October 12, 2020 | AD & Biogas, Food Waste

The Art And Science Of Codigestion On Dairy Farms

Reinford Farms in central Pennsylvania has been a pioneer in integrating codigestion of manure and food waste on a dairy farm.

Top: The second digester at Reinford Farms, about 3 times the size of the first, began operating in late 2019.

Nora Goldstein

Reinford Farms is located in Mifflintown in central Pennsylvania. Steve and Gina Reinford purchased the farm in 1991, starting out with 57 dairy cows and 144 acres. Their 3 sons — Chad, Brett and Drew — are all involved in the family business. In 2008, Reinford Farms installed a 526,000-gallon complete-mix anaerobic digester supplied by RCM (now known as Martin Construction Resources (MCR)), sized to treat manure from 800 dairy cows. There were about 400 cows at the time. Capital costs for the digester and related equipment were about $1.1 million. Federal and state grants and/or tax credits covered about half of the cost.

“We built it with the plan that we would grow into that digester in terms of cow numbers,” recalls Brett Reinford, whom we interviewed in September for this article. “It was not sized to take food waste. But as soon as the digester was built, we received a call asking if we could take food waste. We said yes, and within a year, we had maxed out the digester’s capacity. Some biogas had to be flared because the engine motor was at full capacity.”

The food waste — mostly produce from Sam’s Clubs and Walmart stores in the region — was emptied into a holding pit and then loaded into a grinder. “My dad took a forage chopper and revamped it to suit our needs,” Reinford said in a 2011 BioCycle article. “The food waste was ground for 30 to 45 minutes and then added to a concrete gravity-fed influent tank where it was mixed with manure.”

Manure influent tank (top) and digested effluent tank (above). Photos by Brett Reinford

He adds that the digester was run at or sometimes over capacity (by reducing retention time in the digester) for about 5 years. As Reinford Farms started to pick up more food waste clients, it began exploring the option of adding a second digester. “We wanted to be confident we had the food waste flow before we made the investment,” says Reinford. “In 2015, we embarked on raising the funds necessary to install a second system. There was a federal tax credit for 30% of the value of the digester, but we needed a partner who could take the tax credit, and then pay Reinford Farms. Two weeks before we were going to close the deal, our partner backed out. At that point, we had a state grant for about 30% of the cost and a Natural Resources Conservation Service grant for $400,000. We had until 2019 to use those grants before they expired and finally were able to get funding via a different tax credit program to pull it off.”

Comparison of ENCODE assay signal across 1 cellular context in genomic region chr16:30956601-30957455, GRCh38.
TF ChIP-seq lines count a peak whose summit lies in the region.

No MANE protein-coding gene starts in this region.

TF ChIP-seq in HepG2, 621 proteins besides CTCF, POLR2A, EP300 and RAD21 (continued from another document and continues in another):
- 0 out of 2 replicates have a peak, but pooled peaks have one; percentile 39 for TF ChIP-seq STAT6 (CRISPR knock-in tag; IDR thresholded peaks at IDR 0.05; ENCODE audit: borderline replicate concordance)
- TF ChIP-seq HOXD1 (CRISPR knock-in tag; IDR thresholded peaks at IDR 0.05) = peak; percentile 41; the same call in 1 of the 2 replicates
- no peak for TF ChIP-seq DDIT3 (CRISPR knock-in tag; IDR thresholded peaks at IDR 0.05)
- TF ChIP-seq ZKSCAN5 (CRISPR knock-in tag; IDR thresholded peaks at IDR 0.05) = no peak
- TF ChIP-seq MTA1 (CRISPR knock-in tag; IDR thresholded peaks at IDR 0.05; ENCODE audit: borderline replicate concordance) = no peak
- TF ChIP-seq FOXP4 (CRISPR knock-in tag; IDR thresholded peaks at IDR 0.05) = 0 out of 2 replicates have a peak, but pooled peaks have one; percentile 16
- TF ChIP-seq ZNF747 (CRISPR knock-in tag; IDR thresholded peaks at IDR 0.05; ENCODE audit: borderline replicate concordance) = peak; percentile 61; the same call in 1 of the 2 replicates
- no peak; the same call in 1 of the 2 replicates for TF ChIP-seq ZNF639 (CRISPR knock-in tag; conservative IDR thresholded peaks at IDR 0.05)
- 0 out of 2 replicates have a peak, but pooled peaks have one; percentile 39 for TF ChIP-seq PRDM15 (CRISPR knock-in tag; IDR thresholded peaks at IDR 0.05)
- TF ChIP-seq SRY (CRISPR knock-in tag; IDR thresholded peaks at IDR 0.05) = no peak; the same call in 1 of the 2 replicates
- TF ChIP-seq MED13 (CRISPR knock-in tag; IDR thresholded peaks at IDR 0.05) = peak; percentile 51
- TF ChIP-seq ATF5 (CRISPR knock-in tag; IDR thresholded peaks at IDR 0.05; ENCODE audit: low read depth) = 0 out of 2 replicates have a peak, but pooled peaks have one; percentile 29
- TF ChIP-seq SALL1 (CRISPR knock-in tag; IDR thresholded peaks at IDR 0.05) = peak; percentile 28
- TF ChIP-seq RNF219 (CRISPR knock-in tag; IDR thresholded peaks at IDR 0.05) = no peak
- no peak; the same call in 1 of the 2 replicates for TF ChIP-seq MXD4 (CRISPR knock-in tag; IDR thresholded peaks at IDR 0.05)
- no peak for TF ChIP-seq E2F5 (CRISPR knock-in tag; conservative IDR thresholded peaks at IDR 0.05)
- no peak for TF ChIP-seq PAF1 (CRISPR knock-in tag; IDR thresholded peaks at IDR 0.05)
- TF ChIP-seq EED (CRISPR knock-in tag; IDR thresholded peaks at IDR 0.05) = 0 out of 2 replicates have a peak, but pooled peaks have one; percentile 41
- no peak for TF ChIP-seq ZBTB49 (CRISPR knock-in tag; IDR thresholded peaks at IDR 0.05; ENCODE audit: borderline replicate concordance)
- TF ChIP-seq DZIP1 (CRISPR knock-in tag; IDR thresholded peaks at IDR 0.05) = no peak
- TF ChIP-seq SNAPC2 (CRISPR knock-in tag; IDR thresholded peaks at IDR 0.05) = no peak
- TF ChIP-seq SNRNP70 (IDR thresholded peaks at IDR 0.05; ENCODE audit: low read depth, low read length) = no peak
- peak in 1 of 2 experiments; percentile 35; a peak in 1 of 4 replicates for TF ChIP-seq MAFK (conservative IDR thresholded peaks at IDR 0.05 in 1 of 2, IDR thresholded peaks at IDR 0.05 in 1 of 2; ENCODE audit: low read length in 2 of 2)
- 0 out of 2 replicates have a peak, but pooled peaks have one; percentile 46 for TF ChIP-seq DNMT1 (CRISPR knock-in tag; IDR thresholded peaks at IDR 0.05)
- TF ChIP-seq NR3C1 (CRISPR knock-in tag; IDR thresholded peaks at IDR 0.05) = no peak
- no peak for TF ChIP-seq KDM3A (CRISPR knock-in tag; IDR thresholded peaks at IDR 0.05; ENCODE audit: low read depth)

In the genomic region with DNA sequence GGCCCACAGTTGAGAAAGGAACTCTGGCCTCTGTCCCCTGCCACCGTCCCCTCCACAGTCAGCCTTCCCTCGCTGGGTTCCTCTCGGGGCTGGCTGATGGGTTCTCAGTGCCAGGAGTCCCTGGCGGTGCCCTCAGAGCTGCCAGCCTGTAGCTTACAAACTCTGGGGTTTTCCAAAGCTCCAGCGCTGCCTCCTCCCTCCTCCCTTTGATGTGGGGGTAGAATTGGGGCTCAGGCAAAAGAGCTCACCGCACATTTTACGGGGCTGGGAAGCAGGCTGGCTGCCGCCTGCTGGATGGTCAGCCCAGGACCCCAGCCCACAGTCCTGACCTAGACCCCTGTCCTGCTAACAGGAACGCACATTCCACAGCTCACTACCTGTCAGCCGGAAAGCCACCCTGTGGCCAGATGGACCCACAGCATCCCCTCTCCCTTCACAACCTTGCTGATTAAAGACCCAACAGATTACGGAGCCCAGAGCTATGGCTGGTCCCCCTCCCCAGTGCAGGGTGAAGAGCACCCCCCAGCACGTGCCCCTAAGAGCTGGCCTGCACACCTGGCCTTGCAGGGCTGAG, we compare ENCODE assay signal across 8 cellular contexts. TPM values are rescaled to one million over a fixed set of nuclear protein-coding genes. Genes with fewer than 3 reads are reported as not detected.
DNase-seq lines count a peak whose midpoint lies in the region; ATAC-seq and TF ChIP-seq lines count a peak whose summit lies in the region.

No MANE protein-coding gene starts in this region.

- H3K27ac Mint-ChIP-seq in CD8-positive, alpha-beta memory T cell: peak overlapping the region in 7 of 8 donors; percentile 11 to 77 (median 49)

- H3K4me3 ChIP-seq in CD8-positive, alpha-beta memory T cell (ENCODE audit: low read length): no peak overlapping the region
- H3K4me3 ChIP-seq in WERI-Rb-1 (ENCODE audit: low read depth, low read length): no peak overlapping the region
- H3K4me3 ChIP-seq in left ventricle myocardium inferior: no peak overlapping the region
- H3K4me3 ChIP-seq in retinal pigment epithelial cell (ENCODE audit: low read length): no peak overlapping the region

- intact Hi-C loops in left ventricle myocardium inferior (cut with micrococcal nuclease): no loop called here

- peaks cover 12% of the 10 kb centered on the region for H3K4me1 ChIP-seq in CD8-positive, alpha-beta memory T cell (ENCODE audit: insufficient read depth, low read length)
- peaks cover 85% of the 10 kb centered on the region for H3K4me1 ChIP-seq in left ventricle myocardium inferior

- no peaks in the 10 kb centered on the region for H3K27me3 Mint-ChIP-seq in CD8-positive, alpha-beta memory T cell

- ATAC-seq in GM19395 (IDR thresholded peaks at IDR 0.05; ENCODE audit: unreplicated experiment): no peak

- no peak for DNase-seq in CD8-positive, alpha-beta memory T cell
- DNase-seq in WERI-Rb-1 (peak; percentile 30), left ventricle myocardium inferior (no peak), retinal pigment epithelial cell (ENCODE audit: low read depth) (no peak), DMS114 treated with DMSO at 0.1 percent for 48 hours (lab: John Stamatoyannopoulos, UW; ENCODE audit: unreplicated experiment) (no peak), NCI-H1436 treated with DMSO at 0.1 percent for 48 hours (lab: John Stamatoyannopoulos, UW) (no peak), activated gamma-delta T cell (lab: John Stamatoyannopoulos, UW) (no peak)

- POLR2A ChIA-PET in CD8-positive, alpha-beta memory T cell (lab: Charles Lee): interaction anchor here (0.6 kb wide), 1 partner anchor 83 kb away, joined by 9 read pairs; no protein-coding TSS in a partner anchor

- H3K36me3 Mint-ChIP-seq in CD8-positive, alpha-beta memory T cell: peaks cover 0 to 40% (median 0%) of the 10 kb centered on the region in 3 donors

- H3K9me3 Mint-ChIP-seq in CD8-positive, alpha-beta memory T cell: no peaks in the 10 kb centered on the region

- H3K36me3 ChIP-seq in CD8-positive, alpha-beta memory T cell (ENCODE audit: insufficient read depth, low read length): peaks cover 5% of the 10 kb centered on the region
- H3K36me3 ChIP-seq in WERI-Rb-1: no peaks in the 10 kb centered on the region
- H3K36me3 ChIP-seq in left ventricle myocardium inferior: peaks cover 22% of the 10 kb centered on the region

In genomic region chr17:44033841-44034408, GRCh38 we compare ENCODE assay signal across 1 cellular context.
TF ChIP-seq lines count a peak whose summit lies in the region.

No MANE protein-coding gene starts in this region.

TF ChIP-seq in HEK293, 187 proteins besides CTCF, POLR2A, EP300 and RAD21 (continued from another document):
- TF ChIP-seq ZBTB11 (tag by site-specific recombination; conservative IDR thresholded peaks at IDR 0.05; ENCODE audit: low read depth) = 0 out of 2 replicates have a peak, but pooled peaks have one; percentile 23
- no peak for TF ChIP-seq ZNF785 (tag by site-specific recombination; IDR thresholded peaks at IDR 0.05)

Digester control panel shows the food waste tank (top left) and the manure influent tank (bottom left) that feed material into the 2 digesters (center of screen). The effluent tank is shown in upper right.

The second digester — also purchased from MCR — began operating at the end of 2019. It is about 3 times the size of the first (1.5 million gallons). Earlier in 2019, the original digester caught fire, blowing its top off. “It was an old-style design with the mixer motors mounted on the cover,” explains Reinford. “There was methane escaping from the cover. Sparks from the motor ignited the methane. The motors for the mixers are now submersed in the manure of the original digester — as well as the new digester.”

Piston pumps are installed next to both the manure influent tank and the food waste tank to pump those materials into the 2 digesters.

Several other modifications were made when building the new digester. A 50,000-gallon tank to hold food waste was installed to better control the amount being added to each digester. “We had no way to balance that previously when the food waste was being mixed with the manure in the influent tank,” he adds. “We also installed new mixers and pumps that are more equipped to deal with the thickness of the food waste in the digester. When the cover came off our original digester, we saw about 50% solids, when it should have been more in the 10% to 12% range. We believe some of the grains and minerals that we were feeding the cows settled to the bottom. We were not able to suspend the sand-like grit that was found because we did not have reliable mixers.”

Food Waste Processing

The Pennsylvania Department of Environmental Protection (PADEP) has a General Permit (WMGM042) that authorizes anaerobic digestion of animal manure on a farm mixed with grease trap waste (collected from restaurants or grocery stores) and preconsumer and postconsumer food waste from commercial or institutional establishments. Both of Reinford Farms’ digesters have that general permit, which does not set a limit on how much food waste a farm can accept. However, the farm’s water quality permit sets a threshold of up to 50% food waste codigested with manure. “With our 800 cows, we are still under the 50% threshold,” says Reinford.

Combined, the digesters have capacity to codigest 25,000 tons/year of food waste; Reinford Farms currently processes about 10,000 to 12,000 tons/year (about 250 tons/week) from about 30 different clients that include distribution centers, cold storage warehouses, and food manufacturing facilities. Most of the grocery store produce it had been receiving is now being diverted to animal feed. Over the years, as it was receiving that food waste stream, the Reinfords saw an increase in the amount of contamination building up in the digester and the storage lagoon. “We made a decision that we wanted to clean up the food waste we were getting,” explains Reinford. “We started looking at depackaging equipment in 2015, and purchased a Scott Equipment Turbo Separator in 2017.”